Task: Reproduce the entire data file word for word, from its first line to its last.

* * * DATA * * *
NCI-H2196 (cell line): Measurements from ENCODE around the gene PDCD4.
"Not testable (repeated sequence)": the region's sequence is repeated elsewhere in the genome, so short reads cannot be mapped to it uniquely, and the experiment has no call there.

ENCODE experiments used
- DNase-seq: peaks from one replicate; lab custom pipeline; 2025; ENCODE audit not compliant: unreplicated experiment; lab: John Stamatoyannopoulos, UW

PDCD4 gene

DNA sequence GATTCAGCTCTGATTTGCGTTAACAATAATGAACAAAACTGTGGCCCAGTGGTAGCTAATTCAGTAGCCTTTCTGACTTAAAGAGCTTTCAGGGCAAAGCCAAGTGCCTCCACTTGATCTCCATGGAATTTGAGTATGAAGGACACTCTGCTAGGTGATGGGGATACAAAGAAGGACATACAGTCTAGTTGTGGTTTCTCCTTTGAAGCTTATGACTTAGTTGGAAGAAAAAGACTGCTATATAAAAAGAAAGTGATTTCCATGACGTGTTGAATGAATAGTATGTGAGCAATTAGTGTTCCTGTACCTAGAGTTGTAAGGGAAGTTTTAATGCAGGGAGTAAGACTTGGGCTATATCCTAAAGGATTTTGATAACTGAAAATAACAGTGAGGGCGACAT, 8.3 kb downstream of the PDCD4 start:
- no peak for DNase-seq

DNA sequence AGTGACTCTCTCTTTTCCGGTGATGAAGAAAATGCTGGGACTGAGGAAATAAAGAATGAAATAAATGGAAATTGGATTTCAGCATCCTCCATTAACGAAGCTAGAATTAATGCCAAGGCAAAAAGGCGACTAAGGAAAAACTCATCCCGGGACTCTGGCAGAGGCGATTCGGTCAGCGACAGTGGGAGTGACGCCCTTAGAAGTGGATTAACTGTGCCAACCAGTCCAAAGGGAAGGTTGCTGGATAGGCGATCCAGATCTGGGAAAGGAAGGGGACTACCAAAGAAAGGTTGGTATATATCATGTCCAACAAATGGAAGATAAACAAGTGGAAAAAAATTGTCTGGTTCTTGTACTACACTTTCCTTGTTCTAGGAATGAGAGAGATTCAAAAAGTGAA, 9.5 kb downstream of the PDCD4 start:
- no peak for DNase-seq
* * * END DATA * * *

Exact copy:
NCI-H2196 (cell line): Measurements from ENCODE around the gene PDCD4.
"Not testable (repeated sequence)": the region's sequence is repeated elsewhere in the genome, so short reads cannot be mapped to it uniquely, and the experiment has no call there.

ENCODE experiments used
- DNase-seq: peaks from one replicate; lab custom pipeline; 2025; ENCODE audit not compliant: unreplicated experiment; lab: John Stamatoyannopoulos, UW

PDCD4 gene

DNA sequence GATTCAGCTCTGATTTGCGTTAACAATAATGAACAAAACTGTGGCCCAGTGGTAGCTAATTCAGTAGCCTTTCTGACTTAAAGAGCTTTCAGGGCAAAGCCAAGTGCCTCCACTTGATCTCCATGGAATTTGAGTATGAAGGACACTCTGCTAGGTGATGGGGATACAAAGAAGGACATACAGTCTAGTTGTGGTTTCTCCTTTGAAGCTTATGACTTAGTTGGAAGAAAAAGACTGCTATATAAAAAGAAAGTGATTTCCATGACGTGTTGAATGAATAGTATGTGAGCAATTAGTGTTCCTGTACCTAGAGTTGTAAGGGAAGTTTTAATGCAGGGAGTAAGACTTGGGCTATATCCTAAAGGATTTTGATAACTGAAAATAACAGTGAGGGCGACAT, 8.3 kb downstream of the PDCD4 start:
- no peak for DNase-seq

DNA sequence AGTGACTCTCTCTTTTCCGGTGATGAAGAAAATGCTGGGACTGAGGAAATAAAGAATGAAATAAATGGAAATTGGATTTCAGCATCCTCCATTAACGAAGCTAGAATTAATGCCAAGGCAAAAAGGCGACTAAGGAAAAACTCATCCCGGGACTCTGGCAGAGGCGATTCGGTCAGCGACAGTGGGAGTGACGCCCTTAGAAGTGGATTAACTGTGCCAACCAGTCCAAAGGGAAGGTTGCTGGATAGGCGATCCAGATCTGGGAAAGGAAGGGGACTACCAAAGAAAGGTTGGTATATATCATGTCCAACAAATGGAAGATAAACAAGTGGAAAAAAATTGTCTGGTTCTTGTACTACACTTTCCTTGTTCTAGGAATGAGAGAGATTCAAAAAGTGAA, 9.5 kb downstream of the PDCD4 start:
- no peak for DNase-seq